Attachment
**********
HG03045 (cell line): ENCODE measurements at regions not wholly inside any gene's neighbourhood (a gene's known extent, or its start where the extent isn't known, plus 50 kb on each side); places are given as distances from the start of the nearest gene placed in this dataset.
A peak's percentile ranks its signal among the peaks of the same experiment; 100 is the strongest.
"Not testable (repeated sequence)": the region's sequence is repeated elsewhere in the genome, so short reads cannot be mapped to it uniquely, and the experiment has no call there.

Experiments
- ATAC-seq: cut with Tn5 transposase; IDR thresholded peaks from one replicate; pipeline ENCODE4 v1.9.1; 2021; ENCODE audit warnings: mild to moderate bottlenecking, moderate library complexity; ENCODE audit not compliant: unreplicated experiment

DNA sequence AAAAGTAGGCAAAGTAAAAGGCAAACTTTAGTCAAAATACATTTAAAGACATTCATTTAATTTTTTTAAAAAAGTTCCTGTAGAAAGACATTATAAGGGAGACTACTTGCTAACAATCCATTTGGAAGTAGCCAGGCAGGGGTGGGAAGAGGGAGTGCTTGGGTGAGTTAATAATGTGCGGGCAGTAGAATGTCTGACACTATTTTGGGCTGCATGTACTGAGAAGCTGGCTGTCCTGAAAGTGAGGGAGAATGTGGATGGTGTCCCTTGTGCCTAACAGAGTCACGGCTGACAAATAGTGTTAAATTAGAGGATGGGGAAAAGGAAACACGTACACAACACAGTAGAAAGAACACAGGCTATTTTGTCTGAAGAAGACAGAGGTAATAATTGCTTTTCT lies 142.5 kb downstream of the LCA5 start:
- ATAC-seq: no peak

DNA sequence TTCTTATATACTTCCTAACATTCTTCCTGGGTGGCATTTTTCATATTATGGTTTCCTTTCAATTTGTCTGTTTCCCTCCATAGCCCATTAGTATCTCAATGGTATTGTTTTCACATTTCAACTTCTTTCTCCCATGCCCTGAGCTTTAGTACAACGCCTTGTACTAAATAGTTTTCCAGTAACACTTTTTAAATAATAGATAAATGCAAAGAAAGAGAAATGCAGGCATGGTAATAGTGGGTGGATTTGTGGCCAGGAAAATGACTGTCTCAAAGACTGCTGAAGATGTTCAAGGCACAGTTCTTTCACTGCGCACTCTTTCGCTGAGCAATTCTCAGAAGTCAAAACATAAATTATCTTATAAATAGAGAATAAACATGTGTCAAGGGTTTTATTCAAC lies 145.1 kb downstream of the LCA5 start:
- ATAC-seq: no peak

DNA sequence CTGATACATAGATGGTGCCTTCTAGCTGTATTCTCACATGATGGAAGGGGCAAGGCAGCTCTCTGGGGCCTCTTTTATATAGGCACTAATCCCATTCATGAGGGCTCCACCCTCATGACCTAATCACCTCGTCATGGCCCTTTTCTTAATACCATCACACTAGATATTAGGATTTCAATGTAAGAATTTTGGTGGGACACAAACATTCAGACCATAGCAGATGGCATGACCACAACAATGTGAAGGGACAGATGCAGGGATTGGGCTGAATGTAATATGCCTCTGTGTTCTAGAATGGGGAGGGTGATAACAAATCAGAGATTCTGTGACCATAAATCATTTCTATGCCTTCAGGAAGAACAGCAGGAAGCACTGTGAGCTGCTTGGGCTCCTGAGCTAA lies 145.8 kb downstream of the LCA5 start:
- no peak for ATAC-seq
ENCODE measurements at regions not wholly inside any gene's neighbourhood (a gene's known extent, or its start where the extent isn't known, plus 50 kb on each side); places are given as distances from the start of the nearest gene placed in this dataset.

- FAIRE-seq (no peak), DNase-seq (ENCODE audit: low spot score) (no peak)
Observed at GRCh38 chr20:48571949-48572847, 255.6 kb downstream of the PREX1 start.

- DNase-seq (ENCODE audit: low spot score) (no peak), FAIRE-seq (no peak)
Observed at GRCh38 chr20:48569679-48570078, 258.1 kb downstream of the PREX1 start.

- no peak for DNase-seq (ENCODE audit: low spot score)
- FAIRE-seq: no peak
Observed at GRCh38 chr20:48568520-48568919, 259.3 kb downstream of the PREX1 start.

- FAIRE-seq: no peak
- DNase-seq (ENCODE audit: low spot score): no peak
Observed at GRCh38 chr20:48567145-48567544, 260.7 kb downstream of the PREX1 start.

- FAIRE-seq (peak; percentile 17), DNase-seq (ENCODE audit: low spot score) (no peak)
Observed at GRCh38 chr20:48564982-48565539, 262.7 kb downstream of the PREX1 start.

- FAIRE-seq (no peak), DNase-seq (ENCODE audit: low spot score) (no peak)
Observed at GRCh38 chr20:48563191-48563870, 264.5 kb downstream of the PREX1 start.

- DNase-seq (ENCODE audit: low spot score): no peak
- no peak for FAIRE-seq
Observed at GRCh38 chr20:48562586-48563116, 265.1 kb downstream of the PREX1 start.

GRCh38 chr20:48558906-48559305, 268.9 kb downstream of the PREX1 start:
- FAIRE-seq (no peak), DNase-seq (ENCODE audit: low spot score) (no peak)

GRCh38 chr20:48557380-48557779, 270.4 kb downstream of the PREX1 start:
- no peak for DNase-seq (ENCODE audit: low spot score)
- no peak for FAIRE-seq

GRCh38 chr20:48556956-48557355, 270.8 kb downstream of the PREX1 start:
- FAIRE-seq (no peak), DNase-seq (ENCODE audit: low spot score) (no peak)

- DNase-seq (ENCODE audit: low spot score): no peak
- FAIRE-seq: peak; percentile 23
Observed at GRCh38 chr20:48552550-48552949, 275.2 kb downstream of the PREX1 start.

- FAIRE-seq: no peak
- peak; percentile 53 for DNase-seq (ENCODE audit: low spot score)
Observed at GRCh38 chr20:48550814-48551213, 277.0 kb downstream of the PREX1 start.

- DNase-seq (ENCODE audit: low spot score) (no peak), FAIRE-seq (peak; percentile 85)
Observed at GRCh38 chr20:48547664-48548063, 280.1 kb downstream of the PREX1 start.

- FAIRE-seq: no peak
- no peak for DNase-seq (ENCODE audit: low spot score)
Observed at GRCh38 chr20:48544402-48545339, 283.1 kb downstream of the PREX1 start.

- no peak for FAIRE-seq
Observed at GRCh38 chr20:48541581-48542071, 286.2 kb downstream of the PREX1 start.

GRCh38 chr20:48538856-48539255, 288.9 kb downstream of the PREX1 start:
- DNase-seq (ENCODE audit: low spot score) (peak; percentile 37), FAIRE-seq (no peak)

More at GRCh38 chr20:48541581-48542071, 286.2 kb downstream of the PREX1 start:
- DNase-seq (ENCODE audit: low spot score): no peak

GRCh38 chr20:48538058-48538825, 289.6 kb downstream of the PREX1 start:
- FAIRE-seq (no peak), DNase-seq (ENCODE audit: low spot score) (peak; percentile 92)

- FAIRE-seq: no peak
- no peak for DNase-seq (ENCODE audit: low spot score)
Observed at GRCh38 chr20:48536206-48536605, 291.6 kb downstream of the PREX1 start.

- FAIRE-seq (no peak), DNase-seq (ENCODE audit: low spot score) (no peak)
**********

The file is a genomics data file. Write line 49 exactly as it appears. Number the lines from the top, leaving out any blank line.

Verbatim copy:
Observed at GRCh38 chr20:48541581-48542071, 286.2 kb downstream of the PREX1 start.